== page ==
R: Let me get this straight. You’re saying if you know about it you’ve gotta do something. How about when an employee comes in, pisses and moans about a problem, they know we have an “open door” policy, I say OK, I’ll fix it, they say “No, no, I was venting, I don’t want you to do anything, I want this confidential”. Am I supposed to force them to make a complaint?

N: We’re agents. We have a legal duty to act if we’re aware of possible harassment. Employees need to know that from the get-go. Given that, we need to do all we can to get them to open up if there’s a problem. I know it can be a pain in the…whatever. It takes precious time and energy. But it’s a bottom line issue. Getting it resolved is a whole lot less nasty than a lawsuit. Agreed?

R. What choice do I have? You’ve got me by the…oops…ok, listen, I need some transition time. Half my vocabulary’s now illegal. (Rises looks at watch)I’ve got to get back. I’ll take care of it. I’ll talk to Margo….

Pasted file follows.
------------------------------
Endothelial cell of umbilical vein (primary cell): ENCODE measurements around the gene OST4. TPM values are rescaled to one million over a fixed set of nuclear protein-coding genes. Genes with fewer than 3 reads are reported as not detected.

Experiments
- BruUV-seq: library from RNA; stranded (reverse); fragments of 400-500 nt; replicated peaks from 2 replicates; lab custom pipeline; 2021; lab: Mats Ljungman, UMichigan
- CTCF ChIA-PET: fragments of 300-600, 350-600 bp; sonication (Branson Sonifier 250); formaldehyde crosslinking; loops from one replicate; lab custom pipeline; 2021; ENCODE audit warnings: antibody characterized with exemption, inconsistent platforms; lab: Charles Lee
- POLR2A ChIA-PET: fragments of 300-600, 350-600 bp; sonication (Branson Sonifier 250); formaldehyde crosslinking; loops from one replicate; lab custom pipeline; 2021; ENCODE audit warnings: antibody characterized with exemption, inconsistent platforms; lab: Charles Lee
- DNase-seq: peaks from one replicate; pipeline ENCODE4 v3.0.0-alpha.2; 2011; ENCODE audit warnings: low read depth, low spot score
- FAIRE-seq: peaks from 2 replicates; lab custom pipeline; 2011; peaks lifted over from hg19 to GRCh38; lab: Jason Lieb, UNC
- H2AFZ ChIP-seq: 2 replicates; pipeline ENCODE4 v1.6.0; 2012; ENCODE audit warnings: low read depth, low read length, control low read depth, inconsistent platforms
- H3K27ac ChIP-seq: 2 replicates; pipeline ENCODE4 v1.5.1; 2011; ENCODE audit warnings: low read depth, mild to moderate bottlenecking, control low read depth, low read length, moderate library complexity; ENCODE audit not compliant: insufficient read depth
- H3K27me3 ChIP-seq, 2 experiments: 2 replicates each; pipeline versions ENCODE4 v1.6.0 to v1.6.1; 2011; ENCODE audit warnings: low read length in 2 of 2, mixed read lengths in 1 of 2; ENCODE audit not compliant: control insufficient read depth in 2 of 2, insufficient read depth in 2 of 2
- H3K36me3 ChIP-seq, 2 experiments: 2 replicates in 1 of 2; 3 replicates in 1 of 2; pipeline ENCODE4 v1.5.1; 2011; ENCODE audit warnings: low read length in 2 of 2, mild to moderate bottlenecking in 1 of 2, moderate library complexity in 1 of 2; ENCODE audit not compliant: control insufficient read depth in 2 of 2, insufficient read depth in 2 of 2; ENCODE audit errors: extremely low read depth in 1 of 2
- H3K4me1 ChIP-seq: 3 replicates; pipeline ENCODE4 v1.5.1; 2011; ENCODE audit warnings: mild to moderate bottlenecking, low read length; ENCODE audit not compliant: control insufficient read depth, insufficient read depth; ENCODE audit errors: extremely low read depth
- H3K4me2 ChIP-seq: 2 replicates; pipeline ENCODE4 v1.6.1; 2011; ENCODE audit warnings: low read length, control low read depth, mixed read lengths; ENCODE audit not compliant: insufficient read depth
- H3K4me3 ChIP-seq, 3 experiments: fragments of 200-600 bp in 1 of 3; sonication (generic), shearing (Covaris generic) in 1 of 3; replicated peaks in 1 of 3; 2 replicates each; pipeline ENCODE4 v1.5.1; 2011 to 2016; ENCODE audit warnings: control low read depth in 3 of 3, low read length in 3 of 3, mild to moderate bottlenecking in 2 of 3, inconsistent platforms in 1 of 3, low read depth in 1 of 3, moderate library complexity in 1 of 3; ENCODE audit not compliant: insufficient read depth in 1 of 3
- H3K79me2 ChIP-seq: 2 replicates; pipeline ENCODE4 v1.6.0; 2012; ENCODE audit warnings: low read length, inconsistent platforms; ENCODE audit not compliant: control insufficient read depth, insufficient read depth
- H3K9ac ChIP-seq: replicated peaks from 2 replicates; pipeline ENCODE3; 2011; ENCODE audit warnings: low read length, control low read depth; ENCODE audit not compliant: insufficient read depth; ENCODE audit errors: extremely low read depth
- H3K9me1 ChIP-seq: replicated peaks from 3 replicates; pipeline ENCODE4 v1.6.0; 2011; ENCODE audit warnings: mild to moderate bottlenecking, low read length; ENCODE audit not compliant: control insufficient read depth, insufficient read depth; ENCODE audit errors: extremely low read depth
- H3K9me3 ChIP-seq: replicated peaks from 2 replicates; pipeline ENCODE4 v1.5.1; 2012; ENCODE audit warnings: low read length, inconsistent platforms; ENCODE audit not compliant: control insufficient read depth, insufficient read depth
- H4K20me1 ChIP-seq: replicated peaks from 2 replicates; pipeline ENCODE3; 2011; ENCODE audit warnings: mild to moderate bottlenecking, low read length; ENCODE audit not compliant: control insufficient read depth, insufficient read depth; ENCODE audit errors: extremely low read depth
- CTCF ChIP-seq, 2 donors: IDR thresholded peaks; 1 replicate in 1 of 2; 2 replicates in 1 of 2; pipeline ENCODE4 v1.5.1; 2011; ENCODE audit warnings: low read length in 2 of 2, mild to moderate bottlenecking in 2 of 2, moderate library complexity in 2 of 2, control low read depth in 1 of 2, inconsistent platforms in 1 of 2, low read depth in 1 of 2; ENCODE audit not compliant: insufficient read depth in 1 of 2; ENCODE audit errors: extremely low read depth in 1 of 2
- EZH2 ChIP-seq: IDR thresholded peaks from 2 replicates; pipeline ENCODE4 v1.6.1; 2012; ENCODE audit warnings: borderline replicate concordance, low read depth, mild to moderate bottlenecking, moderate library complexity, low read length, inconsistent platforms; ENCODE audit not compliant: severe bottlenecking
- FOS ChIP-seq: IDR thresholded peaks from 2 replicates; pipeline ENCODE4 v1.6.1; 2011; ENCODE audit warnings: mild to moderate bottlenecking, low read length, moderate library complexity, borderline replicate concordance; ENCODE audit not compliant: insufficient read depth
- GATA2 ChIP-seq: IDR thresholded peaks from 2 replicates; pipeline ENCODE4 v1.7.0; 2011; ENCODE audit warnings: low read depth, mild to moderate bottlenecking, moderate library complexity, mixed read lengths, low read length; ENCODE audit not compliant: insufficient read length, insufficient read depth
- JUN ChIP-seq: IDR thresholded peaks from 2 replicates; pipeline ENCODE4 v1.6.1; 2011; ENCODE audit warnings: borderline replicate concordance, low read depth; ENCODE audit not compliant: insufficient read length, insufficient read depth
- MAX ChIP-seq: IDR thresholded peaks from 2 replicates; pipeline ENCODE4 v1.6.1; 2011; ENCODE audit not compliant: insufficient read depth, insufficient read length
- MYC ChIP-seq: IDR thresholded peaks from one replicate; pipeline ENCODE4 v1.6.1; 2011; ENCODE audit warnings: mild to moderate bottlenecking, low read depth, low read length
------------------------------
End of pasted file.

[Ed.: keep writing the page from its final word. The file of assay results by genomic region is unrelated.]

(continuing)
N: It’s best if you don’t. Eliminating the problem conduct is what you need to do. Margo seemed concerned about retaliation. A discussion’s not necessary. It might seem threatening. I let Margo know retaliation against employees for making complaints is prohibited and won’t be tolerated. It’s essential we’re on the same page there, Roger. Retaliation is a litigation landmine.

D: Retaliation? Now I’m some sort of hit man? When did I morph from the most successful manager in the chain to pervert of the month? This reminds me of the 7th grade. I was hauled into the principal’s office. Felony bra snapping.

N. Roger, you’re a handful.

R: I’m not going near that comment

N: Very encouraging. (she rises) I’ll email you my notes re: the specific behavior we need to address. It needs to stop immediately. We also have a duty to monitor the situation, make sure it doesn’t repeat itself. OK?

R: OK. OK. My mind actually functions pretty well considering my misspent youth.. Let me get back, make more money for the folks who think I’m a depraved neanderthal.

N: No one thinks that. I’m on your side. Your success is my success. This was hard for me too (goes to give him a hug)

R: (backs away melodramatically) Uh uh uh! Sexual harassment! (they have a respectful hug, he exits)

Interactive discussion with audience:

This script is the copyrighted intellectual property of Workplace Training Network and may not be used for any purpose without the express permission of WTN, La Mesa CA